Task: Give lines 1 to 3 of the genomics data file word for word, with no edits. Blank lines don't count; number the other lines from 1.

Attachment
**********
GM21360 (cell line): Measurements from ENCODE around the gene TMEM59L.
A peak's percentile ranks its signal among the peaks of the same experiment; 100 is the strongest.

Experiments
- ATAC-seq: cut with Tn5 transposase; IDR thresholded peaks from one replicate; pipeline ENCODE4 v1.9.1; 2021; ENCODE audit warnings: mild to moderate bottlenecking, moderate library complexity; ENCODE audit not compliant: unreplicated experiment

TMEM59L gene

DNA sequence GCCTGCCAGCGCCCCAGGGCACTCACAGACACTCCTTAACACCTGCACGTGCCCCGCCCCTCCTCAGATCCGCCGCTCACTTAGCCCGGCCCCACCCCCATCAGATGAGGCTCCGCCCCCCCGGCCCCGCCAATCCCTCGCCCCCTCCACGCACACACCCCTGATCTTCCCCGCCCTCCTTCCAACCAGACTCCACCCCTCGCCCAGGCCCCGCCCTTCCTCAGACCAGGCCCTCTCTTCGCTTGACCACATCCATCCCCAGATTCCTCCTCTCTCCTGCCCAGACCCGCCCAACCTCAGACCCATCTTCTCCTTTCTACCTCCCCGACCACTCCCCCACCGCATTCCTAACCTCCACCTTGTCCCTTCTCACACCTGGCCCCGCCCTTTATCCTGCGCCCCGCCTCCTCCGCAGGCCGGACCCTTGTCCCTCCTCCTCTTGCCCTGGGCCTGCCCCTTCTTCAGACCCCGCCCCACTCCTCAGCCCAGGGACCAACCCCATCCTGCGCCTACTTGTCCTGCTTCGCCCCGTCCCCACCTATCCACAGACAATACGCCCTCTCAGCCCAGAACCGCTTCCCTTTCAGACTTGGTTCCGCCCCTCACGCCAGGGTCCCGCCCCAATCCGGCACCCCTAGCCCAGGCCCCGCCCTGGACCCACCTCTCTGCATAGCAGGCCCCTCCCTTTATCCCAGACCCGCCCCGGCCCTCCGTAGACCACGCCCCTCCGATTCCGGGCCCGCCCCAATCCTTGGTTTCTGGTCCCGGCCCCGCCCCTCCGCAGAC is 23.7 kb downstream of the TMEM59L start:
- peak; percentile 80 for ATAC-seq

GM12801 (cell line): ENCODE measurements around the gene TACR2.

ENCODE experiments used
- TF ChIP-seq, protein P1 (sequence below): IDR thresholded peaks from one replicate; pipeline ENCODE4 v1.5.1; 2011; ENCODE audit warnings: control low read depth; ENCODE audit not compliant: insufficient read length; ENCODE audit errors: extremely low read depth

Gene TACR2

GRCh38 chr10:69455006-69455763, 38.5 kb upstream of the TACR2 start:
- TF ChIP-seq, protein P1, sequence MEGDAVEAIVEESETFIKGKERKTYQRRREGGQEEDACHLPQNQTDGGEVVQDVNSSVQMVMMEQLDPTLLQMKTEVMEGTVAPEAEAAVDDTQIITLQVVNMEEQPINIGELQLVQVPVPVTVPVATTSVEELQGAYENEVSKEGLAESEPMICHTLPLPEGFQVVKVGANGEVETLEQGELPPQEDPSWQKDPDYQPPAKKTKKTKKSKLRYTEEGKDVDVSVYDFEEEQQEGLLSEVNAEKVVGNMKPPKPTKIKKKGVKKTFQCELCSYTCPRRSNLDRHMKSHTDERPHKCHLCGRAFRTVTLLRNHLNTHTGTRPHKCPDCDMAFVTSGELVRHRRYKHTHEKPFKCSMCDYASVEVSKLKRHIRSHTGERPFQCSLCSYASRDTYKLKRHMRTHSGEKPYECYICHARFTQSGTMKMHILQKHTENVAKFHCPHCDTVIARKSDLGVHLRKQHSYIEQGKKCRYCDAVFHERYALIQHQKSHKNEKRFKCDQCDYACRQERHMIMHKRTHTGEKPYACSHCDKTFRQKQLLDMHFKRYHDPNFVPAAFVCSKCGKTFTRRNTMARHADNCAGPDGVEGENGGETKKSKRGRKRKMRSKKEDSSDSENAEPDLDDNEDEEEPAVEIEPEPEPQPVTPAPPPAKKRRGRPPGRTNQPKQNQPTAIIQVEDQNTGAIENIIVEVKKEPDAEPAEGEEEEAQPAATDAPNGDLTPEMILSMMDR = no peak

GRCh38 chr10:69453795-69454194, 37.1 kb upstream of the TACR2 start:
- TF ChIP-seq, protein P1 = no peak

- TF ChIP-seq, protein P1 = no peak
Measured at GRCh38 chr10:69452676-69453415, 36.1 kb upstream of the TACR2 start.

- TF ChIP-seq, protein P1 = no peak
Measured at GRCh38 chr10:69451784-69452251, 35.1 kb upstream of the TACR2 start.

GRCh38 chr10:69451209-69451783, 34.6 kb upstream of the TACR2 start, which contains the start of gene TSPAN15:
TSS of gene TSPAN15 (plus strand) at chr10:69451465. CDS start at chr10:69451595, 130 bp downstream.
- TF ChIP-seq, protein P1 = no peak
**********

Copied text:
GM21360 (cell line): Measurements from ENCODE around the gene TMEM59L.
A peak's percentile ranks its signal among the peaks of the same experiment; 100 is the strongest.

Experiments